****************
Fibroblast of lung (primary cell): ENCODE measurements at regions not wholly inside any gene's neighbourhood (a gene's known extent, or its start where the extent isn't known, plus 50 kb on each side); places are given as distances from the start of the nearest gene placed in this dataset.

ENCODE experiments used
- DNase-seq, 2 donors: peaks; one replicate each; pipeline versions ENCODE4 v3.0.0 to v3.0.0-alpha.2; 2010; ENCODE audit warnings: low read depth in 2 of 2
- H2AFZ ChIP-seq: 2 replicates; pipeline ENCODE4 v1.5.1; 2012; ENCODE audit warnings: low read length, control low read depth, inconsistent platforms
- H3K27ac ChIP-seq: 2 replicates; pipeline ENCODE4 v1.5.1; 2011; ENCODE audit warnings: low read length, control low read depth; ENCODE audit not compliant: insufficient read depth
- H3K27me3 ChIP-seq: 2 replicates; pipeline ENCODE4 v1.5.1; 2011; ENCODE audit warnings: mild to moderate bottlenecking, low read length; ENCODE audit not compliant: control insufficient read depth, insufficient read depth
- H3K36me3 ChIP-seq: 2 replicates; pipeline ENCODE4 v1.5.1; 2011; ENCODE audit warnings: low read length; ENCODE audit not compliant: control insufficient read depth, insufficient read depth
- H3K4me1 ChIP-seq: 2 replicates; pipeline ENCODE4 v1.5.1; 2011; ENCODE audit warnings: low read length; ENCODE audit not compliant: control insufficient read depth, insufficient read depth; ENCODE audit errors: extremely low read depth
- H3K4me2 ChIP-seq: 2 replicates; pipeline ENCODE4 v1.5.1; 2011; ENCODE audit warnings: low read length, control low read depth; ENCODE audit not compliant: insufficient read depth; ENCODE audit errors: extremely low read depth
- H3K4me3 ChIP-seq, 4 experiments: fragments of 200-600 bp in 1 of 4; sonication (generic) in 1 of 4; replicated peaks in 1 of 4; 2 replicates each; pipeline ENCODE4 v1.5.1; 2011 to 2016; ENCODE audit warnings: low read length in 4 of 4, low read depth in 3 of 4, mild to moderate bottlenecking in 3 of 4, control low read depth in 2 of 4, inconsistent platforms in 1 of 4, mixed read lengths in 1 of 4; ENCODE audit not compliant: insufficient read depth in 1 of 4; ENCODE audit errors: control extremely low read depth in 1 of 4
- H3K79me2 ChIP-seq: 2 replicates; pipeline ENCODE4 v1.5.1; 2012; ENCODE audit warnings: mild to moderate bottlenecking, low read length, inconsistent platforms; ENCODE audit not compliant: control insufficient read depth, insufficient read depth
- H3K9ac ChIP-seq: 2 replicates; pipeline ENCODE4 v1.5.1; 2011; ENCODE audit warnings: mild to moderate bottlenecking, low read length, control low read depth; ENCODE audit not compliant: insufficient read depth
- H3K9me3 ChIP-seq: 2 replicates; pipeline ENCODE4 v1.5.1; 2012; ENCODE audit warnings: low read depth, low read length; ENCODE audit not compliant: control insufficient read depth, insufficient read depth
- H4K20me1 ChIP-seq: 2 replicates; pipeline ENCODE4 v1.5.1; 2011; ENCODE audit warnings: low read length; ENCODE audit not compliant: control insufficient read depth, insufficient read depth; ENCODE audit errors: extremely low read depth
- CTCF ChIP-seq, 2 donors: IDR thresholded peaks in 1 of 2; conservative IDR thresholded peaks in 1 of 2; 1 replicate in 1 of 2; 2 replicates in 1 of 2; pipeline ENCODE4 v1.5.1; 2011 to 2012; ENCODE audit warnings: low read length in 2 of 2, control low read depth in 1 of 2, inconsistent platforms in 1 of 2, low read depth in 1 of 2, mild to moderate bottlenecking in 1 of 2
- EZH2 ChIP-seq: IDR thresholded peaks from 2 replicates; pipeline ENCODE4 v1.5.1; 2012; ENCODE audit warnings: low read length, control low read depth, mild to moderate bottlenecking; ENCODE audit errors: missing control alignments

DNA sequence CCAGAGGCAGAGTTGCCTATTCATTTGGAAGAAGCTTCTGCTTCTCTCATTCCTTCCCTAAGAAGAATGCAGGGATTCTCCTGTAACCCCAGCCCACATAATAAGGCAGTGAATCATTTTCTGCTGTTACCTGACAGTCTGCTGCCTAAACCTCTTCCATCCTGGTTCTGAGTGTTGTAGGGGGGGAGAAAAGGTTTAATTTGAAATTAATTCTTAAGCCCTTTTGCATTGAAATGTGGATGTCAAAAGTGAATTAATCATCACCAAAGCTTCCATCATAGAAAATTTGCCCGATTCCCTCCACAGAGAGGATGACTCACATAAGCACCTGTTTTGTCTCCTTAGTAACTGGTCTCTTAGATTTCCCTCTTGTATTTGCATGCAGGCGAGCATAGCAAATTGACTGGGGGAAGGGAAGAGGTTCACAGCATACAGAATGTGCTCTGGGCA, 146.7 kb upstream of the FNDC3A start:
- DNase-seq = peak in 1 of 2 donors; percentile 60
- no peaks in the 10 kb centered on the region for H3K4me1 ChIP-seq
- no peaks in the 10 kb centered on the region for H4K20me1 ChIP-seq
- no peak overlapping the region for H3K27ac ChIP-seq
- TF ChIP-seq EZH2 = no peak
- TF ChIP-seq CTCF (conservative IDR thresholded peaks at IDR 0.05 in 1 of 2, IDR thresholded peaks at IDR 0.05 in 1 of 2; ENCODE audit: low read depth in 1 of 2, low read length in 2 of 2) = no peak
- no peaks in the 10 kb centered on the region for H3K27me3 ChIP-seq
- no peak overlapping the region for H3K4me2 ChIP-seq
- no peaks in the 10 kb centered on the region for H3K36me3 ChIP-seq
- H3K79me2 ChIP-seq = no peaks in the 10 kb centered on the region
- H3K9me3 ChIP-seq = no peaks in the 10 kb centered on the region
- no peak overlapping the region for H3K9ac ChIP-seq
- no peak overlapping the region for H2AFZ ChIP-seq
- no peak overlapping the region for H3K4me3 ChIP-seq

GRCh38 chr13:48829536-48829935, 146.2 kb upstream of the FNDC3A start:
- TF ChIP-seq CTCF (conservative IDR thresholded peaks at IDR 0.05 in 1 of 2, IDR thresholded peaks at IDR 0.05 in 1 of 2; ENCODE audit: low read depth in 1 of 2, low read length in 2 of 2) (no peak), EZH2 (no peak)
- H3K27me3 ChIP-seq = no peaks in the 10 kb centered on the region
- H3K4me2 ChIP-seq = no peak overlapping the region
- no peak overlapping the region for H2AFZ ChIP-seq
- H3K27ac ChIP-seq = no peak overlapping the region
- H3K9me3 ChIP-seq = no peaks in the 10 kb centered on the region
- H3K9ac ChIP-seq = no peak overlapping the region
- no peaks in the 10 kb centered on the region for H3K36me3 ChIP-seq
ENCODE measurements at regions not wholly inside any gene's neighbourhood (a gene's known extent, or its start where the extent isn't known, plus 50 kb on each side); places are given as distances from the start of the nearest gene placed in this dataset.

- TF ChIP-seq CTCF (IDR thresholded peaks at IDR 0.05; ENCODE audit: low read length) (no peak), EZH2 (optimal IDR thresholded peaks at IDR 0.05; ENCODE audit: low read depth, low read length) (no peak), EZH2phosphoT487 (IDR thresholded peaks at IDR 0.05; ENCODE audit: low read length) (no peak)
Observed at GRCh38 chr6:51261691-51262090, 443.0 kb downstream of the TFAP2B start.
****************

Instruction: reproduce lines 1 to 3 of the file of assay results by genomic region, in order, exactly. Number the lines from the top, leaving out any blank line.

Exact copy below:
Fibroblast of lung (primary cell): ENCODE measurements at regions not wholly inside any gene's neighbourhood (a gene's known extent, or its start where the extent isn't known, plus 50 kb on each side); places are given as distances from the start of the nearest gene placed in this dataset.

ENCODE experiments used
- DNase-seq, 2 donors: peaks; one replicate each; pipeline versions ENCODE4 v3.0.0 to v3.0.0-alpha.2; 2010; ENCODE audit warnings: low read depth in 2 of 2